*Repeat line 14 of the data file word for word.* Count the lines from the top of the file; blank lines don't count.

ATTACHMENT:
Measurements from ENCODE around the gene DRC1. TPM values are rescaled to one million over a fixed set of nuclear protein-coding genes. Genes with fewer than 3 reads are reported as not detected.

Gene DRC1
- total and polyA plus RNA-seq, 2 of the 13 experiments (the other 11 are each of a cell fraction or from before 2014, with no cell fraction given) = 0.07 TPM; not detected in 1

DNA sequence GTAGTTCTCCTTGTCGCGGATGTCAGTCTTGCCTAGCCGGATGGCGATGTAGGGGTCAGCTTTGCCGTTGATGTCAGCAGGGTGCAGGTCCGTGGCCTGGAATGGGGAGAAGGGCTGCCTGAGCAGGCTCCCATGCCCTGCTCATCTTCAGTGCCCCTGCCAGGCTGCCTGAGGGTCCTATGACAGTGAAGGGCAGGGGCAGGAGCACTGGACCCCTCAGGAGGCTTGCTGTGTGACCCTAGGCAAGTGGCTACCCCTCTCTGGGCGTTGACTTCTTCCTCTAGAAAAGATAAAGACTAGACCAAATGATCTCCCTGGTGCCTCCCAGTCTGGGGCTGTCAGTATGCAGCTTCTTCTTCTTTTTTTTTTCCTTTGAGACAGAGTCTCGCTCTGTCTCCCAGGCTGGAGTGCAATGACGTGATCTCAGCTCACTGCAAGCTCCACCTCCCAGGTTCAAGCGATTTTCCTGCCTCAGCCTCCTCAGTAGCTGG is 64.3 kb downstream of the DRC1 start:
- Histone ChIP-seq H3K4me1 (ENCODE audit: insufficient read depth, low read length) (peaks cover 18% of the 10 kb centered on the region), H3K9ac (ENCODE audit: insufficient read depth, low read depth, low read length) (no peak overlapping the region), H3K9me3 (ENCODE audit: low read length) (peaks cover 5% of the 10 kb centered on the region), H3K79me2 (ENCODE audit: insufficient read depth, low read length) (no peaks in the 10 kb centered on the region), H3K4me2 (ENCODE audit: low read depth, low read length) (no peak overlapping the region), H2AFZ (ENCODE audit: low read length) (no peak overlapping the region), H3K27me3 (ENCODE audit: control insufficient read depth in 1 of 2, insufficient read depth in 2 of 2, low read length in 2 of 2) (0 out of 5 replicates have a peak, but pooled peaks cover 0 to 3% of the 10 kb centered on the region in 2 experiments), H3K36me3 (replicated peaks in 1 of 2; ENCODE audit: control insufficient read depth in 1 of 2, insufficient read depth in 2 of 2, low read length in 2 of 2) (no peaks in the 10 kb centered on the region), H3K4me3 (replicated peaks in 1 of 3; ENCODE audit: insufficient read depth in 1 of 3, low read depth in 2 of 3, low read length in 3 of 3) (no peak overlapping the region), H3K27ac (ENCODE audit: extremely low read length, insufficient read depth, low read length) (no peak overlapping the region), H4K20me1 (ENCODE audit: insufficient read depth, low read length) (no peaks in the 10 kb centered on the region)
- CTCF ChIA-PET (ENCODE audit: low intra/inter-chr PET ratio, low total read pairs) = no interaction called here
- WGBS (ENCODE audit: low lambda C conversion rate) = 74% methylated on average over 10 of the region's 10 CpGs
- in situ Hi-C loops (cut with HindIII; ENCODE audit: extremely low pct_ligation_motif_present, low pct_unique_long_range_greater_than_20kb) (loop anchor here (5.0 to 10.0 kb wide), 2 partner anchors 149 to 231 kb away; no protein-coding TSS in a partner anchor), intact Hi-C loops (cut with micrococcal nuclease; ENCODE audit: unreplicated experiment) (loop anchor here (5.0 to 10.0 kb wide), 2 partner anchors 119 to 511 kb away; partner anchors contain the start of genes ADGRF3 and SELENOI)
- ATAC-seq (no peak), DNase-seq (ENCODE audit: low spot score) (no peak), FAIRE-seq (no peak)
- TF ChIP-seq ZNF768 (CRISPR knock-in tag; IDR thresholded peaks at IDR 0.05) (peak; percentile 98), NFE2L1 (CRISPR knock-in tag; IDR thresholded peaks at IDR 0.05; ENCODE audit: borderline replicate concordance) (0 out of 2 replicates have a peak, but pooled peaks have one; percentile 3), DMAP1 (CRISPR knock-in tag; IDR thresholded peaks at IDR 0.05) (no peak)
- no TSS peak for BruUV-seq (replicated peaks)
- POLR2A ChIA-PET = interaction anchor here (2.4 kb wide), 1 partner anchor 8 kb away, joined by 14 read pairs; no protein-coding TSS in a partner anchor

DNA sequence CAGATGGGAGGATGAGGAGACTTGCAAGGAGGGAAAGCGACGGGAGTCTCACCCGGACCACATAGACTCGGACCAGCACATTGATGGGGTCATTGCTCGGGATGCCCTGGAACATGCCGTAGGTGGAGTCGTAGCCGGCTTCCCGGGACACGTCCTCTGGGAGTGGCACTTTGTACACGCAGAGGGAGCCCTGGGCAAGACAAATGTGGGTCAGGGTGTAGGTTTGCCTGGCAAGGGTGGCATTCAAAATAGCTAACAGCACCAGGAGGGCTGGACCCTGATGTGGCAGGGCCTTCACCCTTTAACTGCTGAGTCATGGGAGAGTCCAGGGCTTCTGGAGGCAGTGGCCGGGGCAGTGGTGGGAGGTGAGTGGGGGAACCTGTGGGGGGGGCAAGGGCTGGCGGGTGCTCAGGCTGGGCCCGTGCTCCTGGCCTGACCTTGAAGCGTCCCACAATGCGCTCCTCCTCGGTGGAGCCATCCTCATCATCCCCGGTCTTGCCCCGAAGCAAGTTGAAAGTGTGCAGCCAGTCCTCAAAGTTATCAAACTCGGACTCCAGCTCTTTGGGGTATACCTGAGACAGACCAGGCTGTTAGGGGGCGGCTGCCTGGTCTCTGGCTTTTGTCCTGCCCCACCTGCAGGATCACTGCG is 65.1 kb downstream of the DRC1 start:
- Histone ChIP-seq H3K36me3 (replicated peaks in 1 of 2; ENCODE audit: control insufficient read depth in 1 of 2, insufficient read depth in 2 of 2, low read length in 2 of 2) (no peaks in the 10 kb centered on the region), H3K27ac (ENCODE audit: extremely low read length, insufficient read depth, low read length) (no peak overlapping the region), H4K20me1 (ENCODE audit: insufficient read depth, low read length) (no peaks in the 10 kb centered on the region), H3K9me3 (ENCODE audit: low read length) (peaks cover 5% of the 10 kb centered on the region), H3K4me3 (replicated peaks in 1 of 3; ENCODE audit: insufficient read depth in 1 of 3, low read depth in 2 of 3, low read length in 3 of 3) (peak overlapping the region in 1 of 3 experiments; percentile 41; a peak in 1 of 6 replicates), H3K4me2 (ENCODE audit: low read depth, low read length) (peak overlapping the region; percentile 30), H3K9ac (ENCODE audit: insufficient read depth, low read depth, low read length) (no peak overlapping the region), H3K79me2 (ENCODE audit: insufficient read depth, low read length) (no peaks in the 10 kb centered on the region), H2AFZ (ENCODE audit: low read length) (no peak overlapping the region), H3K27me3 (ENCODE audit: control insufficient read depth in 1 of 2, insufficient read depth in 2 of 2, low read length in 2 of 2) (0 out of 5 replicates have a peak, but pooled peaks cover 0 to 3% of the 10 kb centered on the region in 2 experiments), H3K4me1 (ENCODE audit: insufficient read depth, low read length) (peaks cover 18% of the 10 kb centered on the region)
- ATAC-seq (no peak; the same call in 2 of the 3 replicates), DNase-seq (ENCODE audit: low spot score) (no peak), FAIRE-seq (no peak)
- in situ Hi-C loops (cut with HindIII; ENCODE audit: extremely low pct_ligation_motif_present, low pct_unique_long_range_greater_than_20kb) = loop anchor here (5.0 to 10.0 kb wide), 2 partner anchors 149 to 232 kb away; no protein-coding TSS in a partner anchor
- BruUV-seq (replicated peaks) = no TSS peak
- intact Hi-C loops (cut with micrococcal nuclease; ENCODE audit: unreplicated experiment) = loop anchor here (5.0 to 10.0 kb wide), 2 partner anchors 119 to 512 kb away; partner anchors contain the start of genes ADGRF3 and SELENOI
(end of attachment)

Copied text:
- Histone ChIP-seq H3K36me3 (replicated peaks in 1 of 2; ENCODE audit: control insufficient read depth in 1 of 2, insufficient read depth in 2 of 2, low read length in 2 of 2) (no peaks in the 10 kb centered on the region), H3K27ac (ENCODE audit: extremely low read length, insufficient read depth, low read length) (no peak overlapping the region), H4K20me1 (ENCODE audit: insufficient read depth, low read length) (no peaks in the 10 kb centered on the region), H3K9me3 (ENCODE audit: low read length) (peaks cover 5% of the 10 kb centered on the region), H3K4me3 (replicated peaks in 1 of 3; ENCODE audit: insufficient read depth in 1 of 3, low read depth in 2 of 3, low read length in 3 of 3) (peak overlapping the region in 1 of 3 experiments; percentile 41; a peak in 1 of 6 replicates), H3K4me2 (ENCODE audit: low read depth, low read length) (peak overlapping the region; percentile 30), H3K9ac (ENCODE audit: insufficient read depth, low read depth, low read length) (no peak overlapping the region), H3K79me2 (ENCODE audit: insufficient read depth, low read length) (no peaks in the 10 kb centered on the region), H2AFZ (ENCODE audit: low read length) (no peak overlapping the region), H3K27me3 (ENCODE audit: control insufficient read depth in 1 of 2, insufficient read depth in 2 of 2, low read length in 2 of 2) (0 out of 5 replicates have a peak, but pooled peaks cover 0 to 3% of the 10 kb centered on the region in 2 experiments), H3K4me1 (ENCODE audit: insufficient read depth, low read length) (peaks cover 18% of the 10 kb centered on the region)